Normally the default size of the NetFlow cache will meet your needs. However, you can increase or decrease the number of entries maintained in the cache to meet the needs of your flow traffic rates. For environments with a high amount of flow traffic (such as an internet core router), a larger value such as 131072 (128K) is recommended. To obtain information on your flow traffic, use the show ip cache flow command.

The default is 64K flow cache entries. Each cache entry is approximately 64 bytes of storage. Assuming a cache with the default number of entries, approximately 4MB of DRAM would be required. Each time a new flow is taken from the free flow queue, the number of free flows is checked. If there are only a few free flows remaining, NetFlow attempts to age 30 flows using an accelerated timeout. If there is only one free flow remaining, NetFlow automatically ages 30 flows regardless of their age. The intent is to ensure free flow entries are always available.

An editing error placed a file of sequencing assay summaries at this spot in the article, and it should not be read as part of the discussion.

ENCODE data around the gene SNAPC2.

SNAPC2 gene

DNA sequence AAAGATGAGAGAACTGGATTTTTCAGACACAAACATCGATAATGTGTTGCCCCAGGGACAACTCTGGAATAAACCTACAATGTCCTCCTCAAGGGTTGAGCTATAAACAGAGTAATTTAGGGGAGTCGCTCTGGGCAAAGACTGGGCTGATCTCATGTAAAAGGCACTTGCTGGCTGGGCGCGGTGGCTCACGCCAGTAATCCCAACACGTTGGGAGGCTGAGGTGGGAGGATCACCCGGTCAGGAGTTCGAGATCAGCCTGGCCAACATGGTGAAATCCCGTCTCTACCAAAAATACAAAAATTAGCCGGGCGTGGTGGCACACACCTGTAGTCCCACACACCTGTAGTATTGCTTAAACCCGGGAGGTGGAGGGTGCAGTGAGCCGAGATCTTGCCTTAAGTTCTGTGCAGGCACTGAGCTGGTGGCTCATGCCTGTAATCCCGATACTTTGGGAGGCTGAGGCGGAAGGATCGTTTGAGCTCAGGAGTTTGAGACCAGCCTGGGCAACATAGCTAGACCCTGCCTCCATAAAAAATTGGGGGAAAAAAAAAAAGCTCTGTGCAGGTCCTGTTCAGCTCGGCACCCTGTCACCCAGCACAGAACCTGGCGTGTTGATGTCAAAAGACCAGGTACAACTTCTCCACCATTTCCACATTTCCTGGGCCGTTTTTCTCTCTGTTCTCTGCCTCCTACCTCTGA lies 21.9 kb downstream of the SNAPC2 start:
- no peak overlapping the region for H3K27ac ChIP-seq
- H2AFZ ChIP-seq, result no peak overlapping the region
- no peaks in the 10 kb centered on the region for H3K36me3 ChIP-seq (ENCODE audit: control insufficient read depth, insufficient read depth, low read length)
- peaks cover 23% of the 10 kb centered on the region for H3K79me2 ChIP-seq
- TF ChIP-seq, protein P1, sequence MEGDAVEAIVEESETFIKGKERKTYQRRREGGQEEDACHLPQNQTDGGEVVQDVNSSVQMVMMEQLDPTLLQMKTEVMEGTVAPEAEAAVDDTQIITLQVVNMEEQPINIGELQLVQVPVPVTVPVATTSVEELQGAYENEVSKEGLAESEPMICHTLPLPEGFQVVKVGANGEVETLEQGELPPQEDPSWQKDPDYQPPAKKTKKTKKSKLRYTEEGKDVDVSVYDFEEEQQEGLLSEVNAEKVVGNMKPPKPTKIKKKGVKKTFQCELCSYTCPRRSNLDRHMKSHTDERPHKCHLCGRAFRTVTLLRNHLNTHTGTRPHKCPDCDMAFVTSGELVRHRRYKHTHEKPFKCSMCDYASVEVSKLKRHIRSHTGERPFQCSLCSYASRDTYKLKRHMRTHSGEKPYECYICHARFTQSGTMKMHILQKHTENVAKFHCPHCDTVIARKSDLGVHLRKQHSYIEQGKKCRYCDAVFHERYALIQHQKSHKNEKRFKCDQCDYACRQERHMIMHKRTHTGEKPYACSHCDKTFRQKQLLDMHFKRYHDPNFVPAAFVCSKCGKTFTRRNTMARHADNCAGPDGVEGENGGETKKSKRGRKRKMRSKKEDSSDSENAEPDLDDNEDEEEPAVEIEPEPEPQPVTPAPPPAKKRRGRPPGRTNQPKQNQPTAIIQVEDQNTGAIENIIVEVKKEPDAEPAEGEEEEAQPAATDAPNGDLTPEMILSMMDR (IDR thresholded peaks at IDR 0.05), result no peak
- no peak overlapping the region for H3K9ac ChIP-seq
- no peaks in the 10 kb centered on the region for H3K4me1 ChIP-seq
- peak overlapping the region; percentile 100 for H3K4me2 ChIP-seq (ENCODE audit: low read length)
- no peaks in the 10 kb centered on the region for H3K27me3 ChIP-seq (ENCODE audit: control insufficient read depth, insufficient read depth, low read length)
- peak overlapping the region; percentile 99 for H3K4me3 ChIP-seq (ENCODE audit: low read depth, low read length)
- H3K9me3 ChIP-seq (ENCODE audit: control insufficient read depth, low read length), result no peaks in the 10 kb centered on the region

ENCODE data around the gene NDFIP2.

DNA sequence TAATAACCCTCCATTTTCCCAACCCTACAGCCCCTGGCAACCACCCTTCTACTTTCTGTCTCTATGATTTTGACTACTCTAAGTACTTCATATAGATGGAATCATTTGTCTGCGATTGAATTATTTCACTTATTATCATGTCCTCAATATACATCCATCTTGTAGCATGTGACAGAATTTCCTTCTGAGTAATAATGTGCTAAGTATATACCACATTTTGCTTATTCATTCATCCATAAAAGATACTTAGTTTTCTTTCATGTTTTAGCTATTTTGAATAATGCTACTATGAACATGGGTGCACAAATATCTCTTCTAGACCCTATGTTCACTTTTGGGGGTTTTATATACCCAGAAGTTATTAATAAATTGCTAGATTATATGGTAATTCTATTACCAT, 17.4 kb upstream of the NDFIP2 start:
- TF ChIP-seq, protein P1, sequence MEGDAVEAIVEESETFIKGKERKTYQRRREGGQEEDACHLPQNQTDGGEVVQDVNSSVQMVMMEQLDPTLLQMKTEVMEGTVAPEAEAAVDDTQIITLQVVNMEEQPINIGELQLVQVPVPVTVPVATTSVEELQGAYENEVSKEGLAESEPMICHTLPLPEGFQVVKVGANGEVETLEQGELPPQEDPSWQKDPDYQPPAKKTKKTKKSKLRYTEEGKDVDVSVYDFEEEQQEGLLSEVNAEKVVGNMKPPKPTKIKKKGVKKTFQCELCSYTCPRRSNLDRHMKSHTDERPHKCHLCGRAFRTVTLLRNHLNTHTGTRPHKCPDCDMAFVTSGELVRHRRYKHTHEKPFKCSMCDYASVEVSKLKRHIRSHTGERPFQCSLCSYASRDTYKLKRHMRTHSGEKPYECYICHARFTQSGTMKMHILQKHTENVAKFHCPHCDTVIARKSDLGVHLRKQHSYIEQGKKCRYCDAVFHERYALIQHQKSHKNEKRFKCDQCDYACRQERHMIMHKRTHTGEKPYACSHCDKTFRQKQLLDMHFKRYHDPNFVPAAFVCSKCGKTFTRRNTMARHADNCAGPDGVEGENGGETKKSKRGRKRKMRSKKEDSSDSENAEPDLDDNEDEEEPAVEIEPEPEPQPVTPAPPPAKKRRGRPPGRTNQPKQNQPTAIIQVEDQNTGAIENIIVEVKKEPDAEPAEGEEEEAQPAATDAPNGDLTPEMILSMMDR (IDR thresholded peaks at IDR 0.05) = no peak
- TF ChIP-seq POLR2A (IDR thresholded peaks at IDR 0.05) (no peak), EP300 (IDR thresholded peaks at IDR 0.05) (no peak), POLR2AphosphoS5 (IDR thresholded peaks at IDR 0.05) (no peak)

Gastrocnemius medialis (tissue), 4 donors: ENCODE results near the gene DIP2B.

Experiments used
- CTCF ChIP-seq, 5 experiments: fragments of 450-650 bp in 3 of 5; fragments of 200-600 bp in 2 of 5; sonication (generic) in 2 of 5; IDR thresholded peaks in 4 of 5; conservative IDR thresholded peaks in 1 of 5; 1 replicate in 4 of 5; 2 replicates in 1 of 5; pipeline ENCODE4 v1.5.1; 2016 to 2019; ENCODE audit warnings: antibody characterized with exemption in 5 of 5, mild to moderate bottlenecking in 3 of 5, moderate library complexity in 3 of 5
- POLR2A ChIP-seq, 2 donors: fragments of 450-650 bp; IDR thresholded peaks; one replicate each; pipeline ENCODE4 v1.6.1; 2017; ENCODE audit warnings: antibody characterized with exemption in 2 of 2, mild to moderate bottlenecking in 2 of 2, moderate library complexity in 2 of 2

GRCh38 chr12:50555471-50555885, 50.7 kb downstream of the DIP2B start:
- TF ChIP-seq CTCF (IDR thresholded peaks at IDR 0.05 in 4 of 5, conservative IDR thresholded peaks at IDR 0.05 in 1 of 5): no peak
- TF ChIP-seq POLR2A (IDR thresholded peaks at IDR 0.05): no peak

Caution Cisco recommends that you do not change the NetFlow cache entries. Improper use of this command could cause network problems. To return to the default NetFlow cache entries, use the no  ip  flow-cache entries global configuration command.

Example

The following example increases the number of entries in the NetFlow cache to 131072 (128K):

ip flow-cache entries 131072

Related Commands

You can use the master indexes or search online to find documentation of related commands.

show ip cache

ip flow-export

To enable the exporting of information in NetFlow cache entries, use the ip flow-export global configuration command. To disable the exporting of information, use the no form of this command.